Like I said before – the union is NOT a job agency. They do keep an availability list, but there is no guarantee of work. Furthermore, and this is my honest experience, very seldom to we get to hire assistant costume designers on feature films anymore. Budgets have been slashed, and very few producers understand the benefit of an ace assistant costume designer. I have designed over fifty feature films, and I have only been able to afford an assistant costume designer ONE TIME.

The pool of ACDs is deep, and many of them have tons of experience as costumers , assistants and designers. We had a mixer a year ago, like a speed-dating experience for designers and assistants, and it was truly humbling to see how much experience many of these ACDs have. I am not trying to discourage you from joining the union if that’s what you want to do, but you should know what the situation is at the moment: lots of great, lovely, talented people, but not enough jobs for all of them.

It is the same situation for costume designers. We are in a very competitive environment, now as always. I joined the union in 1994 after designing twelve feature films. I paid my dues and went to meetings regularly. I didn’t book a union job until 1999-2000. Think about that. I paid all of that money for five years, and saw no benefit because I wasn’t able to secure union work. The union is not an employment agency, and you will need to get an agent to help you book union work, or pound the pavement to get it for yourself.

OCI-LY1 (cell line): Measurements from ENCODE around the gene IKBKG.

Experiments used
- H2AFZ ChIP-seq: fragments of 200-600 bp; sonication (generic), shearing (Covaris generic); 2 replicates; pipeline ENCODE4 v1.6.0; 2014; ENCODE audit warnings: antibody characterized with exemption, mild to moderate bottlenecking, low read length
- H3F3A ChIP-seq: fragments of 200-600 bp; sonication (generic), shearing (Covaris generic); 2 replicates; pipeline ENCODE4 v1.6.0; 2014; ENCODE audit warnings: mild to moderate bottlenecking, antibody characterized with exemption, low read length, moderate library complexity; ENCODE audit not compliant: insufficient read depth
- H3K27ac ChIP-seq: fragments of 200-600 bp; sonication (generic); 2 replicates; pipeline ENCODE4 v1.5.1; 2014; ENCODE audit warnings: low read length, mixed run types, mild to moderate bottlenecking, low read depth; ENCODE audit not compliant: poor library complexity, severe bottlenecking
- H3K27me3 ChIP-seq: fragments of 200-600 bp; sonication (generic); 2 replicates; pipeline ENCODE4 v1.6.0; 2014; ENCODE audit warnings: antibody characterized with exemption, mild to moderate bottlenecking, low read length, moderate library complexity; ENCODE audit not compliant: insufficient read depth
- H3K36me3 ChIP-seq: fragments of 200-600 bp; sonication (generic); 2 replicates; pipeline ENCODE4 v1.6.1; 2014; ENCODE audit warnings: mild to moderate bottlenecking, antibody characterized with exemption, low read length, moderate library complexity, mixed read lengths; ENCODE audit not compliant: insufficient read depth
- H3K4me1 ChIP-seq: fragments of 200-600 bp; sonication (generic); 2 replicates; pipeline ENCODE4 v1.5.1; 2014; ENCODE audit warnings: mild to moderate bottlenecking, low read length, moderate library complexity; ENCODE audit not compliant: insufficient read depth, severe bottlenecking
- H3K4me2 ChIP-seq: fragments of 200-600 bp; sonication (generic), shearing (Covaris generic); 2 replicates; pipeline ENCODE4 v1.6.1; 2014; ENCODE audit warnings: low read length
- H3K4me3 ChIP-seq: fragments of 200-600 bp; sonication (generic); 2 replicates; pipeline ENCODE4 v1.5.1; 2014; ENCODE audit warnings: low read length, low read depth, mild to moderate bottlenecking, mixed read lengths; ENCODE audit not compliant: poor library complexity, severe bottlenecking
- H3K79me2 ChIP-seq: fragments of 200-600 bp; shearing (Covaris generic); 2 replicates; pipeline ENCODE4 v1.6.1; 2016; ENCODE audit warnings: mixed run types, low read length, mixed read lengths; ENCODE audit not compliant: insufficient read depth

That being said, there are tremendous benefits to union membership, chiefly the health insurance. We have the best plan on earth. We also have great retirement benefits. The meetings (held three times a year) are great places to mingle, meet people and learn, and there are job fair/mixer opportunities that are also good for people just starting in the business. The more connections you make, the better off you will be. Union membership is one way to make those connections. We also have a fabulous research library, and we get a lot of great DVD screeners during awards season; I can’t say enough about how exciting that is. There are many good things about union membership.